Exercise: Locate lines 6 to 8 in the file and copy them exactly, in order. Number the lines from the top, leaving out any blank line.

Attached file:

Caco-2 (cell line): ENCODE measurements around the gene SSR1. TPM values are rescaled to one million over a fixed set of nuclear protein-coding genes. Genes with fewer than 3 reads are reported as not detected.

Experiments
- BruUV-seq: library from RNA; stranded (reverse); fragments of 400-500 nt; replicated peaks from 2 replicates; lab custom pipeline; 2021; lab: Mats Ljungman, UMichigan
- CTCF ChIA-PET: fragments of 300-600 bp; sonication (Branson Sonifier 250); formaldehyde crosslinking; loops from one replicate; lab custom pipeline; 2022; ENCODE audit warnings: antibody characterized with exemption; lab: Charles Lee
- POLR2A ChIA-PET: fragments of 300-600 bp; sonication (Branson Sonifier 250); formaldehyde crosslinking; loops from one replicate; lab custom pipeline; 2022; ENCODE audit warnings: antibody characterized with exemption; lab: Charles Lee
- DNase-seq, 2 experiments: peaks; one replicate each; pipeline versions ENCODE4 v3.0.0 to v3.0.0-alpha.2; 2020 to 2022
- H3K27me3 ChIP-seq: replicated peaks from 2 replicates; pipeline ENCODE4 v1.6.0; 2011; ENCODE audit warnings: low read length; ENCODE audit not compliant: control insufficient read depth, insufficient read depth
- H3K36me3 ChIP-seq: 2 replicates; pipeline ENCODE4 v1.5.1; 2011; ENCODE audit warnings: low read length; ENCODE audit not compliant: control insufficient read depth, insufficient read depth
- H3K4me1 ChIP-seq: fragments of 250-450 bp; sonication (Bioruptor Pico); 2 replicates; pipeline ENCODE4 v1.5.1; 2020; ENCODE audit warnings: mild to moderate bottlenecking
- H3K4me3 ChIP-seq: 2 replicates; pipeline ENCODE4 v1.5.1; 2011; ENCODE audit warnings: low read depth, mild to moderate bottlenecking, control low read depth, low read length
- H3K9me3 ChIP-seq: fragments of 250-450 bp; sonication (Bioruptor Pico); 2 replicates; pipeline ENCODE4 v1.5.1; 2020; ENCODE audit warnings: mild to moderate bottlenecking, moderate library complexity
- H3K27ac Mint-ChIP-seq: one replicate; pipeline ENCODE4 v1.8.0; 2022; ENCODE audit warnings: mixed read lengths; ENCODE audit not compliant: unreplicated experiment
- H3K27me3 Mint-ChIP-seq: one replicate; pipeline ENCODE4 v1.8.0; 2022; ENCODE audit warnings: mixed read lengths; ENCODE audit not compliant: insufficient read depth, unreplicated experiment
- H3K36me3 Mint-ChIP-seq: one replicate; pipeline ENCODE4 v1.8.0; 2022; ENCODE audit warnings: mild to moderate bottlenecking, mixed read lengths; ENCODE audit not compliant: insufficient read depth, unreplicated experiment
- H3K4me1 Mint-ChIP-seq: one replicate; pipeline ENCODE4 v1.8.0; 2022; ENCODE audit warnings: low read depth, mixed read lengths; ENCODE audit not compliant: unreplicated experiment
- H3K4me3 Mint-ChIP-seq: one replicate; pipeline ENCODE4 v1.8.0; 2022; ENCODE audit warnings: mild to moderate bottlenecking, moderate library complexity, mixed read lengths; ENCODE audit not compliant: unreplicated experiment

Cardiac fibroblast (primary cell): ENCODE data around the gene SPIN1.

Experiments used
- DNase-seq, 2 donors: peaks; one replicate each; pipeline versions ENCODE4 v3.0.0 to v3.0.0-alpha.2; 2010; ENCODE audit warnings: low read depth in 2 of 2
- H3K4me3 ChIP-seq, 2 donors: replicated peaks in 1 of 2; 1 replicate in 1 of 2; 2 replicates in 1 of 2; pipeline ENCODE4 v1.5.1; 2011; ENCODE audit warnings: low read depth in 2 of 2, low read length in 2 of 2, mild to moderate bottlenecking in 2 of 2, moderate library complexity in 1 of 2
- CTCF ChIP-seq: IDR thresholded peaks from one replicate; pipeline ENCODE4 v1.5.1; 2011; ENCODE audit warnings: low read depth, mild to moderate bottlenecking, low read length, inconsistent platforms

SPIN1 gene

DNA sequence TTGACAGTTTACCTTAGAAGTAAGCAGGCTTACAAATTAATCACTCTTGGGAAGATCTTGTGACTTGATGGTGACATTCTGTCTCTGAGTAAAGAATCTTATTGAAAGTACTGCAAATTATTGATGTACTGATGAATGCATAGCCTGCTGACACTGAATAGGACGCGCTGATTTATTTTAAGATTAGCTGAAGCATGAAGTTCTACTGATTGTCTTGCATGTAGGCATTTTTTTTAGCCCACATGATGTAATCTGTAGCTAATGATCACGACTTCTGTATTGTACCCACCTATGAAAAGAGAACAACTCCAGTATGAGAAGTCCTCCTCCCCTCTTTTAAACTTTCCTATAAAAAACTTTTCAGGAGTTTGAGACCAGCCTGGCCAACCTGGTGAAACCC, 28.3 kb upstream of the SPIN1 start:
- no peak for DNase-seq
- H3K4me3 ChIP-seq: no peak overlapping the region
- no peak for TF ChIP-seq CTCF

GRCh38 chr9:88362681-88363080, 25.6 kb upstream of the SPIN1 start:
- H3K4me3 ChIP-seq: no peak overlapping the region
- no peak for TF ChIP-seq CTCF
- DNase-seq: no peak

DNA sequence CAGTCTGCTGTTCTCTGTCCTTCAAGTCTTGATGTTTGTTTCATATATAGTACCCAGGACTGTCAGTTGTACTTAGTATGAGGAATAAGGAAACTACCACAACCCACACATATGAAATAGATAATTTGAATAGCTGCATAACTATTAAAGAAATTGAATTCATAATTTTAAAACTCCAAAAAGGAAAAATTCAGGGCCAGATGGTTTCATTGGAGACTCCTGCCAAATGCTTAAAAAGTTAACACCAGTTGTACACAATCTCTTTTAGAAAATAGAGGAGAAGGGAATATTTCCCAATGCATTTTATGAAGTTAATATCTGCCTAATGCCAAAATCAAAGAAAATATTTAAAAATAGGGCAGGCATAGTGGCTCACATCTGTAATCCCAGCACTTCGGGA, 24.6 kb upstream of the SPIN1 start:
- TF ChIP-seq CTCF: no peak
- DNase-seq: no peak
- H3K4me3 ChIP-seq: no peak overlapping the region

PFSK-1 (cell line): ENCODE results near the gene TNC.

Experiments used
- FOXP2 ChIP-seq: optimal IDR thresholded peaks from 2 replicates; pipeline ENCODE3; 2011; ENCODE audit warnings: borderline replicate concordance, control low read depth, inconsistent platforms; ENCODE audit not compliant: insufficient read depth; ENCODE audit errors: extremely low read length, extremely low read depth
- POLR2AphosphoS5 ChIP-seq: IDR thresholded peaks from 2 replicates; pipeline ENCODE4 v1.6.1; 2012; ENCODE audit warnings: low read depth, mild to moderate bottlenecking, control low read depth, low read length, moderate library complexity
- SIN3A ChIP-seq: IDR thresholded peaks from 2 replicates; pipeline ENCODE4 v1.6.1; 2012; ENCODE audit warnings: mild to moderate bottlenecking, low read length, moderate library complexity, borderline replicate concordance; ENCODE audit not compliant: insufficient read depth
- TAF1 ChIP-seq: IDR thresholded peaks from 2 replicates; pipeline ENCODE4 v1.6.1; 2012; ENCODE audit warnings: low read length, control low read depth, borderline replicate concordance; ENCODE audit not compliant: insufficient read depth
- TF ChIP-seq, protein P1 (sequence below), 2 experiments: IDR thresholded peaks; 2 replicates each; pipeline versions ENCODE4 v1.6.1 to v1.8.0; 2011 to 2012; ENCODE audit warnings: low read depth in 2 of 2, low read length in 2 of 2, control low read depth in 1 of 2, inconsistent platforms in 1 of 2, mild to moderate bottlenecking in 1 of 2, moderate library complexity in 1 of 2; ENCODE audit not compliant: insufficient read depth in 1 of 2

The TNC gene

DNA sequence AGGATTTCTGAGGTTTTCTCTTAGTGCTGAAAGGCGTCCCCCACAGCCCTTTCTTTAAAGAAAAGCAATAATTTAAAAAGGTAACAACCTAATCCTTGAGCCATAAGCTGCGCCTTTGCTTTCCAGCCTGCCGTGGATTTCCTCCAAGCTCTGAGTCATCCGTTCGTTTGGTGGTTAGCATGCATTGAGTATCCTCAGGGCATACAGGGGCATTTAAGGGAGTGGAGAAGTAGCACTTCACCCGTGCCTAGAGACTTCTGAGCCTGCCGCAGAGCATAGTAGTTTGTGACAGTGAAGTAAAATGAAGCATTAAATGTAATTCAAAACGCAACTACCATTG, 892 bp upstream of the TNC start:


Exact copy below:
- DNase-seq, 2 experiments: peaks; one replicate each; pipeline versions ENCODE4 v3.0.0 to v3.0.0-alpha.2; 2020 to 2022
- H3K27me3 ChIP-seq: replicated peaks from 2 replicates; pipeline ENCODE4 v1.6.0; 2011; ENCODE audit warnings: low read length; ENCODE audit not compliant: control insufficient read depth, insufficient read depth
- H3K36me3 ChIP-seq: 2 replicates; pipeline ENCODE4 v1.5.1; 2011; ENCODE audit warnings: low read length; ENCODE audit not compliant: control insufficient read depth, insufficient read depth